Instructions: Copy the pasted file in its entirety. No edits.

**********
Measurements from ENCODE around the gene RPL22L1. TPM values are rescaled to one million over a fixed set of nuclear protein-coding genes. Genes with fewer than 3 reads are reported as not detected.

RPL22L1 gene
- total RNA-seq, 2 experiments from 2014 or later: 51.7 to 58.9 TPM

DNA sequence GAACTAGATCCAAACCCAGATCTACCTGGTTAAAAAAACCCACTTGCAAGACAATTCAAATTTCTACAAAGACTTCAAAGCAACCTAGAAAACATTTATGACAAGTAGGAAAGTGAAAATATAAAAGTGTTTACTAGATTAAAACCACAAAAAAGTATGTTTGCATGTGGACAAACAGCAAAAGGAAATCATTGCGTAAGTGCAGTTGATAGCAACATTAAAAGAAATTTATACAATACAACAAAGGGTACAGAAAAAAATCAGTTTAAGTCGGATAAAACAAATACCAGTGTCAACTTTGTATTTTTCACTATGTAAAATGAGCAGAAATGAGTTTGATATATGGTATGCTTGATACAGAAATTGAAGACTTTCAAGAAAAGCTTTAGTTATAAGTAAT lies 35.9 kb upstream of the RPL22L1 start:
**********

Measurements from ENCODE around the gene RPL22L1. TPM values are rescaled to one million over a fixed set of nuclear protein-coding genes. Genes with fewer than 3 reads are reported as not detected.

RPL22L1 gene
- total RNA-seq, 2 experiments from 2014 or later: 51.7 to 58.9 TPM

DNA sequence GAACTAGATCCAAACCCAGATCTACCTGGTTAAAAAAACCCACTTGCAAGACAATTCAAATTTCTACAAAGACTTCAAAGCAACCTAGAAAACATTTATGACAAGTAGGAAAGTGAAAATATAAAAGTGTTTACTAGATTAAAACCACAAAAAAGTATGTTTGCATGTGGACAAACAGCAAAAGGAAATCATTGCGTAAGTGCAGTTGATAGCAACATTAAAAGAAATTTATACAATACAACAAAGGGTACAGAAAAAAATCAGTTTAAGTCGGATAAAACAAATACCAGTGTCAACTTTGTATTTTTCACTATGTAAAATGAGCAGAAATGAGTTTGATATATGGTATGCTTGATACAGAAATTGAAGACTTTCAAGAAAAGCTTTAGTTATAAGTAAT lies 35.9 kb upstream of the RPL22L1 start: